The Truth About Teens and Heroin
The Truth About Teens and Heroin
It was the British novelist LP Hartley who famously wrote, “The past is a foreign country, they do things differently there.” Nowhere is this truer than in the world of the junkie, where the landscape changes so quickly and dramatically that the dope fiend of 1998 now looks like some lumbering victim of evolution to the younger using set.
The most startling thing about the new breed of heroin addict is both their age and social status. Newspaper reports from across the country tell us that heroin use is skyrocketing among middle class, suburban teens. From La Crosse, Wisconsin to Chicago, Illinois, the stories are eerily familiar: suburban teens are turning to heroin in greater number than ever before, after first getting their habit going with prescription painkillers. NBC News’ recent piece on rising teen heroin use only served to confirm the narrative: the spiraling use of painkillers among teens is leading to an epidemic of heroin use. Indeed, by the DEA’s reckoning, Americans consume 40 percent of the prescription drugs in the world, despite only making up four to five percent of the population.
It’s little wonder that a generation weaned on prescription opiates would soon turn to heroin. The cost ratio is stark. According to streetrx.com, a user-contributed site that collates “the latest street prices for prescription drugs,” the standard black market cost of Oxycodone is approximately one dollar per milligram. By contrast, heroin in New Jersey can go for as low as $50 dollars a bundle (approximately one gram) and, according to anecdotal evidence on forums like opiophile and bluelight, a 0.1 “stamp” of heroin can run as little as five bucks and can be snorted or injected without any of the added hassle of grinding and filtering pills.
When they’re broke and withdrawing, risking that shady five-dollar bag of dope suddenly seems a whole lot more appealing to the novice user.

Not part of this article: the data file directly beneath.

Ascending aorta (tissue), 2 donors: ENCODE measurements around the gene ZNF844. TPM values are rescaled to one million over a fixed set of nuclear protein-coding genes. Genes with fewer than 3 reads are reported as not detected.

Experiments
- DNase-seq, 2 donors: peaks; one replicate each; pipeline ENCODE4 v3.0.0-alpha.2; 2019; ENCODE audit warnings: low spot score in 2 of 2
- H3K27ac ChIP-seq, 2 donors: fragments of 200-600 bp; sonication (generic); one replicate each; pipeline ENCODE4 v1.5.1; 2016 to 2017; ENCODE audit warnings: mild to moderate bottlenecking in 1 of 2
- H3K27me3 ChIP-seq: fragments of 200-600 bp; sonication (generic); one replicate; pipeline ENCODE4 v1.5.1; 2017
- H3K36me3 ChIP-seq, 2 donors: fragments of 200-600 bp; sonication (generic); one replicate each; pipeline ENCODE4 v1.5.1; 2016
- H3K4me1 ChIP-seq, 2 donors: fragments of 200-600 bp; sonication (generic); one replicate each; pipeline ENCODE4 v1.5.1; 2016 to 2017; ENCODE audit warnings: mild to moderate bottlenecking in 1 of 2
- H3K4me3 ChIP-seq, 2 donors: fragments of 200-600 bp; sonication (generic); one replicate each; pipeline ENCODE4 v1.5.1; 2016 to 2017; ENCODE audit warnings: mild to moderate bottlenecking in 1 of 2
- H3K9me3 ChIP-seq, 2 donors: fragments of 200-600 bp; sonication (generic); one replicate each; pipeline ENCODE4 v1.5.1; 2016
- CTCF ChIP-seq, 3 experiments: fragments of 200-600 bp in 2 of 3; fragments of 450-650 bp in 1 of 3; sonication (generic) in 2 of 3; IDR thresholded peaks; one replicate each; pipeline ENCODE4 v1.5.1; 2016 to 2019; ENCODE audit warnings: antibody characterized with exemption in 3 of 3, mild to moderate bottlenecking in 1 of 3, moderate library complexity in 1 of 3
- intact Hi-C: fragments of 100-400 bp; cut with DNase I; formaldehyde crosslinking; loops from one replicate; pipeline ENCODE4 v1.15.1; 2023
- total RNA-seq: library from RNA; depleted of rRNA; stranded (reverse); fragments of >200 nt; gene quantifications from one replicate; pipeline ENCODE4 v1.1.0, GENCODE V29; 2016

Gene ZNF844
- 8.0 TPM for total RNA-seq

Then there’s this: according to the Substance Abuse and Mental Health Services administration [SAMHSA], initiations to heroin have increased 80 percent among 12- to 17-year-olds since 2002. More troublingly, young people are dying in greater numbers, too. In 1999, the number of fatal overdoses in young people between 15 and 24 was 198. Ten years later, it had risen to 510.
Frank Greenagel has been on the front line of this issue in New Jersey, a state whose officials claim its rate of heroin abuse is twice the national average. Greenagel is a recovery counselor at Rutgers University—the site of the oldest Recovery Housing program in the world—and the current chair of the New Jersey Task Force on Heroin & Other Opiates.
He tells me that when he was hired in 2009, there was one student with an opiate problem. At a time when the program mostly consisted of young people struggling with alcohol use or drugs like marijuana or cocaine, a heroin addict on campus was considered something of a novelty. “Then, in 2009 and 2010, more and more young people started coming in strung out on Oxy,” Greenagel says. “I was amazed at how many people were suddenly coming into the program with opiate addictions. During the fall of 2011, eight out of 32 were on campus with various opiate addictions, heroin included. This year, we have 22 kids in recovery housing and the majority of them—12 in all—are addicted to either heroin or pain-pills.”
Heroin has been around for a long time. How does Greenagel account for the recent upswing in popularity?
“Look, a lot of these kids wouldn’t have tried heroin because of the name,” he muses. “It has that whole inner city, needle association. But a pill? Something created in some multi-national corporation’s pristine laboratory? Their grandmothers take this stuff; it’s the same goddamned thing! They’ll take a pill made by Perdue before they’d buy a bag of dope from a stranger in an alley.”
But financial imperative often makes the switch inevitable. “Around here. a 25 milligram pill costs 25 bucks on the black market,” Greenagel says. “When they’re broke and withdrawing, risking that shady five-dollar bag of dope suddenly seems a whole lot more appealing to the novice user.”
Whitney, a 25 year-old recovering heroin addict from a middle class family in the small town of Cody, Wyoming, can attest to that. “I had a wonderful childhood and a very supporting and loving family,” she recalls. “I was a very good student, played many sports and had many friends. And even though I started experimenting with drugs and alcohol when I was 13, it never got in the way of my education or other activities I participated in.”
Whitney’s experience was echoed in a number of the young people I interviewed. Alex, a recovering addict in her early 20’s from Portland, Oregon, recalls that as a young child, she was adopted by people who were “were middle class and for the most part stable,” and that she was sent to “good schools and got fair grades” until she went to high school.